Britons Pay to Finance BBC, an ‘Arm of the British Government’ – Journalist
Britons Pay to Finance BBC, an ‘Arm of the British Government’ – Journalist © Flickr/ Tim Loudon
22:01 09.07.2015(updated 00:41 10.07.2015) Get short URL
Commenting on the BBC’s announcement that it had worked out a deal with the government on taking on the cost of providing free TV licenses for pensioners over age 75, veteran US journalist and activist Stephen Lendman told Sputnik that he would rather go without television altogether than support an ‘arm of the British government’.
Earlier this week, the British Broadcasting Corporation announced that it had worked out a deal with the government, taking on the 600 million pound-plus yearly cost of providing free television licenses for pensioners over age 75, in exchange for raising the cost of the mandatory license fee in line with inflation.
In Britain, watching television without a valid license is a criminal offense, leading to fines ranging from 500-1000 pounds for non-payment of the 145 pound yearly fee. The country has a national database of licensed and unlicensed home addresses, along with detector vans and enforcement officers charged with checking for valid licenses.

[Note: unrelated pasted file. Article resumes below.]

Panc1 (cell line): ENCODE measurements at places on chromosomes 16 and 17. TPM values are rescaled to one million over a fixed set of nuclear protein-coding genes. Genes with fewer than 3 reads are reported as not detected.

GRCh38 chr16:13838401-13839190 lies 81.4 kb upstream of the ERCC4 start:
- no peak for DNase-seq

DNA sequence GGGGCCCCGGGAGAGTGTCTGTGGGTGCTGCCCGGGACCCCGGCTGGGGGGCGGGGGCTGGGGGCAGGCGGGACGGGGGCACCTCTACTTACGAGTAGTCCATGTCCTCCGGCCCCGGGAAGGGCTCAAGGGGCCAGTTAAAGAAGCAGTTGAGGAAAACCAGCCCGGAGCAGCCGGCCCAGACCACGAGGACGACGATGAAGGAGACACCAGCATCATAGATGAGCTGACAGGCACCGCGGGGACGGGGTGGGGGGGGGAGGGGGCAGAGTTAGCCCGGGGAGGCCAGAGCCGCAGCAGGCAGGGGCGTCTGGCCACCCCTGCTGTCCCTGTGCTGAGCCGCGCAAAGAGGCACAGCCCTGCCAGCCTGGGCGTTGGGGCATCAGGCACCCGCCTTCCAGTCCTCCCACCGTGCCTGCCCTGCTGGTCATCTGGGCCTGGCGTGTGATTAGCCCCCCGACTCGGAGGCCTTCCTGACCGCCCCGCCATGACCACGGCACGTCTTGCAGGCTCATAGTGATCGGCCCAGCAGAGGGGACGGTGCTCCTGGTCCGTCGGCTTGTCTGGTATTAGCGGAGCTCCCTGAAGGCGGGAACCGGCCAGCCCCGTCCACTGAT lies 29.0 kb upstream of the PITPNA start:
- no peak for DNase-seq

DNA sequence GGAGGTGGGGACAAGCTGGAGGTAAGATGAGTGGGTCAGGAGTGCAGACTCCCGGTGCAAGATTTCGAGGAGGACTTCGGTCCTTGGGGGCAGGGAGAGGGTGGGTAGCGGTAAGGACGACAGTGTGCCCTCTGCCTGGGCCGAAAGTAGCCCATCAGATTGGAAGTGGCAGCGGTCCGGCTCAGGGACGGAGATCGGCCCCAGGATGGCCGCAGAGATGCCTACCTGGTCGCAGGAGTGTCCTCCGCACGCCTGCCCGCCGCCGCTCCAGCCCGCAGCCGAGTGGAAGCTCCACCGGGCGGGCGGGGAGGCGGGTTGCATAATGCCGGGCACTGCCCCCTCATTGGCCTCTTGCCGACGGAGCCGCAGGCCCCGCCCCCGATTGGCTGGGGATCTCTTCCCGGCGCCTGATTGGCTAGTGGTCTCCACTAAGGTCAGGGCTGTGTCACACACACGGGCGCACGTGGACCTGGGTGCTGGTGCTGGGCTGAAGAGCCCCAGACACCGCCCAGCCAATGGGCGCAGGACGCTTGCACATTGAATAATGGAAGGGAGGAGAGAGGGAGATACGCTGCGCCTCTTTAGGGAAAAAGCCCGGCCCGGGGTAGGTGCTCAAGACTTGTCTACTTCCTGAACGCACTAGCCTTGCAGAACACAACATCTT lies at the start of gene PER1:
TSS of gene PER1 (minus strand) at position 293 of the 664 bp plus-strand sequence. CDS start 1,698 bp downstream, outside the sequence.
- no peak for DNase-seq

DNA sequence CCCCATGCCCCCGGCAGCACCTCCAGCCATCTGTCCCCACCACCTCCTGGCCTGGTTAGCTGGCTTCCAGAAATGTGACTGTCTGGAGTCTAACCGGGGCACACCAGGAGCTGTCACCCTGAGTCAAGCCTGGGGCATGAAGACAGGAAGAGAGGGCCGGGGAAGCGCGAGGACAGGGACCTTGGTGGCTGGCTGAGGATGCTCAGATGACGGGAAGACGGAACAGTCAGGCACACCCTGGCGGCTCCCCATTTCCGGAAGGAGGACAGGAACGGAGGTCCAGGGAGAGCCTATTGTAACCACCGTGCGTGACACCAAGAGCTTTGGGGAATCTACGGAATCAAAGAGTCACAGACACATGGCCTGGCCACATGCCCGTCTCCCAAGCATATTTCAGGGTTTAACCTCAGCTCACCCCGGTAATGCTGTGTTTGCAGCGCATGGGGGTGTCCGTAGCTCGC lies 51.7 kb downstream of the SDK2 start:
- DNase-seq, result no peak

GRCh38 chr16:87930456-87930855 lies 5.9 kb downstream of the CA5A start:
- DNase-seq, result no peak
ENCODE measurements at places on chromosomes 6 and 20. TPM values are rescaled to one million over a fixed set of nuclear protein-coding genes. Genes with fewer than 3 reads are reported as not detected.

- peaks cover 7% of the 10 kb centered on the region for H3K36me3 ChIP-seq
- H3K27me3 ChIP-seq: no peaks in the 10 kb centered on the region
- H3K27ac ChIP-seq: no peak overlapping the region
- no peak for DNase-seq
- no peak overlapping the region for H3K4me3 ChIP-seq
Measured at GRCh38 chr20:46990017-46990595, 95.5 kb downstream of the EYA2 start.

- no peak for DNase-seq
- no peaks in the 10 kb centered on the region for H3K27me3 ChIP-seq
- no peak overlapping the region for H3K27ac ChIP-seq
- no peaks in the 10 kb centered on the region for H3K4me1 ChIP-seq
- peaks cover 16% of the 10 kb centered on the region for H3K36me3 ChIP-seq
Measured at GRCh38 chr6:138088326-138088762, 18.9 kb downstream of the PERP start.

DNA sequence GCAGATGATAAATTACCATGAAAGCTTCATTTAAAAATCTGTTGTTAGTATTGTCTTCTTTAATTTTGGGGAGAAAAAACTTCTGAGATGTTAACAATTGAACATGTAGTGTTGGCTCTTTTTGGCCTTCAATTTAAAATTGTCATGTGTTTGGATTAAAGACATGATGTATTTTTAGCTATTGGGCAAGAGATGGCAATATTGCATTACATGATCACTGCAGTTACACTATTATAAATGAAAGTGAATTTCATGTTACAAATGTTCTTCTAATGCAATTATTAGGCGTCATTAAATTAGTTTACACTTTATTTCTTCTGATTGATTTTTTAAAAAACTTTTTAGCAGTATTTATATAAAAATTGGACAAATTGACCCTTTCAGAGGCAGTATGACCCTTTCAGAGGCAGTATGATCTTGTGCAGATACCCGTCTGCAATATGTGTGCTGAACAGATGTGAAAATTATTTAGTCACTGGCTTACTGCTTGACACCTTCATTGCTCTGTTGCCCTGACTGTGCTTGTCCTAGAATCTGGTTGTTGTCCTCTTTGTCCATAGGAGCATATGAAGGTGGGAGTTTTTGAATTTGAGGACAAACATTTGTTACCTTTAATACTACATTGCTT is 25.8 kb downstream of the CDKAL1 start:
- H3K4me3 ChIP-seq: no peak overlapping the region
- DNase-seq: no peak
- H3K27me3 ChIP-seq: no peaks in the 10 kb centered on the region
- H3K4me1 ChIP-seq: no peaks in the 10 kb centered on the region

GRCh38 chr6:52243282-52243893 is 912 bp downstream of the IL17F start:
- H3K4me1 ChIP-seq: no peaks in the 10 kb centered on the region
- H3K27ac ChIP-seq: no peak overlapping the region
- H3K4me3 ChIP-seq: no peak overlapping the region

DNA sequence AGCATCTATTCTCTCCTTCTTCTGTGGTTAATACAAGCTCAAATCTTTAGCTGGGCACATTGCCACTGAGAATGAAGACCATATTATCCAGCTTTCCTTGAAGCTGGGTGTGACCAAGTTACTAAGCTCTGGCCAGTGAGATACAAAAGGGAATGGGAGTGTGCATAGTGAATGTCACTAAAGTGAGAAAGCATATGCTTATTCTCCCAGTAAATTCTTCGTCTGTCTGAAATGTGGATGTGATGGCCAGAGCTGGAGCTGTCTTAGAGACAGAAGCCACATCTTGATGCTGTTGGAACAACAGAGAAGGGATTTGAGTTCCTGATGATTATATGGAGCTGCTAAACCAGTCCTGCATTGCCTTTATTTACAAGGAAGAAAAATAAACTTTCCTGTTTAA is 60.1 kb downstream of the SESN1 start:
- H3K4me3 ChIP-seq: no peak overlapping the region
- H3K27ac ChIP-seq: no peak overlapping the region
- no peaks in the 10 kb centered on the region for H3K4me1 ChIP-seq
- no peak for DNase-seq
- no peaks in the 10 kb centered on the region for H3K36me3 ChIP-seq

Asked for comment on the announcement, Stephen Lendman told Sputnik that the fee to fund the BBC, “which of course is owned and operated by the British government,” effectively serves as payment to “a propaganda service” which has operated “for close to a century now.”
The journalist noted that “in America, the main television channels, whether it’s the broadcasters or the television channels, officially get no orders from the government as to what to broadcast and what not to broadcast. But the silent rules are well-known, and they know exactly what they can and cannot do. [As a result, broadcasters] pretty much go along the ‘party line’ with the official government policies on the major issues.”
“In Britain, you have a government that owns the main channel of broadcasting –the main source of information for the British people, and they absolutely make the rules for what the BBC and its reporters and correspondents around the world can and cannot report on. If anybody diverges from the system, they won’t be around the BBC for very long.”
Lendman voiced his support for ordinary Britons’ growing refusal to buy television licenses, stating that if he lived in Britain, he “absolutely would not buy a license if I didn’t have to. I think I would rather give up a television set, than to have to pay the British government two cents…so they can feed me propaganda I don’t want to listen to or watch.”
The veteran journalist noted that he almost never watches the BBC’s American service, “because I know exactly what they’re going to be broadcasting as the big issues, and I don’t want to hear it. I tune in to Sputnik, I tune in to RT International, I tune in to Real News.”